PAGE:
The Bog

The Bog is where thoughts, opinions, discussion pieces, and action converge. Influential thinkers from the water community are invited to share their insights on current or controversial water topics. Please note that the views expressed herein are those of the authors, and do not necessarily reflect the position of the Alberta WaterPortal.

As the flood waters rose in 2013 I was tagged in a post from my friend Drew, who works at Google, asking for help finding someone at the City of Calgary who could provide permission to update the Google Crisis Map. Luckily, I was able to help make the needed contact as I continued to update the WaterPortal with the continuously changing information on the flood. One year later, I've asked Drew to recount his experience working in the Google Crisis Centre during the Southern Alberta flood of 2013.

Calgary Crisis Map - Alberta Flood 2013

My name is Drew Cormier. I was born at Rockyview General Hospital and raised in the Deer River community of Calgary. My summers were filled with street hockey and biking through Fish Creek Park and the winters revolved around building the best snow forts with my friends. Despite moving out of Calgary in 2001, I have always considered it my hometown. More recently, I moved to California to begin working at Google in October of 2012.

In June of 2013, only 7 months after I had begun my new job and life, I started to see disturbing trickles of information pertaining to Calgary through social media. Twitter began to have more and more alerts pertaining to alerts and advisories. Facebook began to fill up with images and videos from friends of flooded streets and evacuations. News websites showed rising water levels at Calgary landmarks like the Saddledome and cars being stranded.

The final push I needed to begin helping was when I saw that the neighborhood I grew up in had been evacuated. The house I was raised in, my friends and their families that I grew up with, had all been evacuated because of the rising Bow River. At that point I knew I had to do something to help.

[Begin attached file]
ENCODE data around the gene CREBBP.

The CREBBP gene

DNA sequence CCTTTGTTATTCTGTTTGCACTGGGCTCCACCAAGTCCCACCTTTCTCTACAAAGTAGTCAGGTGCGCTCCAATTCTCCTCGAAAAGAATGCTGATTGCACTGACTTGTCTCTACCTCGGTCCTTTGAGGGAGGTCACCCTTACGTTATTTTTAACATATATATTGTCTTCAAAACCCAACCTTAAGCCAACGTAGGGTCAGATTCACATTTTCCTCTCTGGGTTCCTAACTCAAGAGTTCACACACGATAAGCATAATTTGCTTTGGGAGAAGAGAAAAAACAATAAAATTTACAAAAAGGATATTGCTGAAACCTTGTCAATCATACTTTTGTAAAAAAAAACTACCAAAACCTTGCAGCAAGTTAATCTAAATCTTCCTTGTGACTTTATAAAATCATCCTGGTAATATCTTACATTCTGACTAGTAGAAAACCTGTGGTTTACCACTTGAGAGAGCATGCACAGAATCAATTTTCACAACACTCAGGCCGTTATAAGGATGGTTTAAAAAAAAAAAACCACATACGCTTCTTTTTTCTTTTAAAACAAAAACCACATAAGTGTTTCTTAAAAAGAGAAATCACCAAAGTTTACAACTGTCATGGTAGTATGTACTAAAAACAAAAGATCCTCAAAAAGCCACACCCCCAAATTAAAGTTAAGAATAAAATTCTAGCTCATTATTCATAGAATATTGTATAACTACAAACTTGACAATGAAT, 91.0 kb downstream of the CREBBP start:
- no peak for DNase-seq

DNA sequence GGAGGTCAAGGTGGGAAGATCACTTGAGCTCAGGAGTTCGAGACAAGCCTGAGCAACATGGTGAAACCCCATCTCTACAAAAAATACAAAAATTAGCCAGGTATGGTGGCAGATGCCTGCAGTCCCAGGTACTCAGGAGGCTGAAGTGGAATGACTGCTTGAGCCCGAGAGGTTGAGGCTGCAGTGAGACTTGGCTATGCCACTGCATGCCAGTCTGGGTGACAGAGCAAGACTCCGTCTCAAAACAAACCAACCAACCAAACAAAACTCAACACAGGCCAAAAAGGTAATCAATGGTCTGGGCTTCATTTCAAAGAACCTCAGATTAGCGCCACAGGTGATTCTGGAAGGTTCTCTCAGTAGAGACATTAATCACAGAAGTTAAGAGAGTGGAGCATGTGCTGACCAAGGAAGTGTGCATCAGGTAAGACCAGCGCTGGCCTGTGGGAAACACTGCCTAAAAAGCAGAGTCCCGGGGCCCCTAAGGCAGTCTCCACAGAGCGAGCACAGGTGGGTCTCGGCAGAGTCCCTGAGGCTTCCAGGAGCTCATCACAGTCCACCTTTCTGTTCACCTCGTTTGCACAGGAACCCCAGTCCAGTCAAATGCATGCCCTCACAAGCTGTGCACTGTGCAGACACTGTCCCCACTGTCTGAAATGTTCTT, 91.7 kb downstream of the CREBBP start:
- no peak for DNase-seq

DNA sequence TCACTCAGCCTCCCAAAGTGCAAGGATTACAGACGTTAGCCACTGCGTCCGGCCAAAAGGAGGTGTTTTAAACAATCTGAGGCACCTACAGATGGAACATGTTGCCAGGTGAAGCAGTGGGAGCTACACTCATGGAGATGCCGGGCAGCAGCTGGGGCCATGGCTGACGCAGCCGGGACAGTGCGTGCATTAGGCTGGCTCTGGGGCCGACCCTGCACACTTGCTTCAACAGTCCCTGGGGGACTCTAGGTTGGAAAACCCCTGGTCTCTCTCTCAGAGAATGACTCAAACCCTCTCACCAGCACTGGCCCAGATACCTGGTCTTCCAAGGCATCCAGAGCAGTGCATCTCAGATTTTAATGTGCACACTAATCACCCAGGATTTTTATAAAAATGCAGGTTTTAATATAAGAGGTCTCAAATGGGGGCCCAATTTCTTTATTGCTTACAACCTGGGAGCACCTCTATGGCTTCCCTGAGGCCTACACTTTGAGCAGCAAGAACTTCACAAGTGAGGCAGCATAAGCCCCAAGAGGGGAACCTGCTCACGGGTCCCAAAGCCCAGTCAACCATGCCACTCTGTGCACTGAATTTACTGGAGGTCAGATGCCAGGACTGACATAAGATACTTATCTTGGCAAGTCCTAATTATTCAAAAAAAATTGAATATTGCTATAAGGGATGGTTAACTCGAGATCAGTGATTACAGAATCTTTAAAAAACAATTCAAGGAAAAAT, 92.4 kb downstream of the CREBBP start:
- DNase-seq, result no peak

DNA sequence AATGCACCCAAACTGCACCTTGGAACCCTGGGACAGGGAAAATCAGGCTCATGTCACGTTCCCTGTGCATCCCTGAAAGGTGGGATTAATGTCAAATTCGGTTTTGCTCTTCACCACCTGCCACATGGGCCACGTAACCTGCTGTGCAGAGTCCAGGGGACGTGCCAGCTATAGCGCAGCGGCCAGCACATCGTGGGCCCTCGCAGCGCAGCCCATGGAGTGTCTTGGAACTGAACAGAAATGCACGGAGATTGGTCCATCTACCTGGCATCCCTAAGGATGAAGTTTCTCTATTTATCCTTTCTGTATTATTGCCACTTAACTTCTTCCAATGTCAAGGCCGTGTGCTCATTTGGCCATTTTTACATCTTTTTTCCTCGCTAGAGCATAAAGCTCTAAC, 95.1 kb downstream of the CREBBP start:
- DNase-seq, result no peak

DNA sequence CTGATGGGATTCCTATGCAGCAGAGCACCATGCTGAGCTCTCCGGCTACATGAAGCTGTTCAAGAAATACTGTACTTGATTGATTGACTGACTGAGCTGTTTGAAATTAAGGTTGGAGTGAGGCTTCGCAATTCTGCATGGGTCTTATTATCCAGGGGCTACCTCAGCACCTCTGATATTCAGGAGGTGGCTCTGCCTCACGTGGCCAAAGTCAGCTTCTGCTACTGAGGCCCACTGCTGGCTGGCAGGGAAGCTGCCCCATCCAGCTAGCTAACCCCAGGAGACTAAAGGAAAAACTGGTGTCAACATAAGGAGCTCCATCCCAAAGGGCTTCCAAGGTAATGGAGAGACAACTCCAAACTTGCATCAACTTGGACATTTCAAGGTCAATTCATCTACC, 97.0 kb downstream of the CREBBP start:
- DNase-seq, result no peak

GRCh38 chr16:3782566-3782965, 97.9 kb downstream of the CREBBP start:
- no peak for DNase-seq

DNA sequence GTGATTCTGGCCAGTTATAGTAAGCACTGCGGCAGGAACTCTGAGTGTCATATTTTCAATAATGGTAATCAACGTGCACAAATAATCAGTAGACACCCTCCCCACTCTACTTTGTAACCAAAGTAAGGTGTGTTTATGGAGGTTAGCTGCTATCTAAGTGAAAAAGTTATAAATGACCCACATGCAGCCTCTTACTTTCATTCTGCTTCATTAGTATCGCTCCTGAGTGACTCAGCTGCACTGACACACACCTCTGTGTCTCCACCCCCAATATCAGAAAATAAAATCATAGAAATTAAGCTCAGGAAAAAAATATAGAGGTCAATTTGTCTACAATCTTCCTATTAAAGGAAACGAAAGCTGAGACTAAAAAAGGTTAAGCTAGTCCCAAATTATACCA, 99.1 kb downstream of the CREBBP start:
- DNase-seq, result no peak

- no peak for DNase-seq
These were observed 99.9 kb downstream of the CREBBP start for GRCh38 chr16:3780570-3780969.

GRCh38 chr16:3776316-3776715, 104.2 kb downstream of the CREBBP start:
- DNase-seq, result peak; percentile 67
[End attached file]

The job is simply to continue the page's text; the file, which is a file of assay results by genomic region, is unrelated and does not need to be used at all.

A flood warning has been issued for areas in the Oldman Basin and the South Saskatchewan River Sub Basin. This blog entry will be updated as the event unfolds, however we can not guarantee that we will always have the most timely information. For the most up to date details individuals should look to the Alberta Emergency Alerts website, the River Forecast Centre, and their local municipality.


As of June 30th the state of Alberta Emergency Alerts regard this rain and flood event are no longer in effect. Some impacted areas require donations to help with recovery. Check the previous updates for contact information of municipalities to see if they have a call out for additional help.

The City of Calgary Expert Management Panel has released The River Flood Mitigation Panel Final Report for approval by City Council. In the report, it's revealed that the proposed tunnel taking water from the Glenmore Reservoir on the Elbow River to the Bow River will cost $457 million for construction and engineering, double that of the original estimate of $200-290 million. More details are provided in the Report to Priorities and Finance Committee, including that the project has been deemed feasible by the engineering firm Hatch Mott MacDonald.  

New In The Report

Aside from a new price tag, the report also comes with a new path for the tunnel. The original proposed path was from the bottom of the Glenmore Reservoir, under 58th Avenue, and into the Bow River. The new path is from within the Glenmore Reservoir, under Heritage Drive, into the Bow River.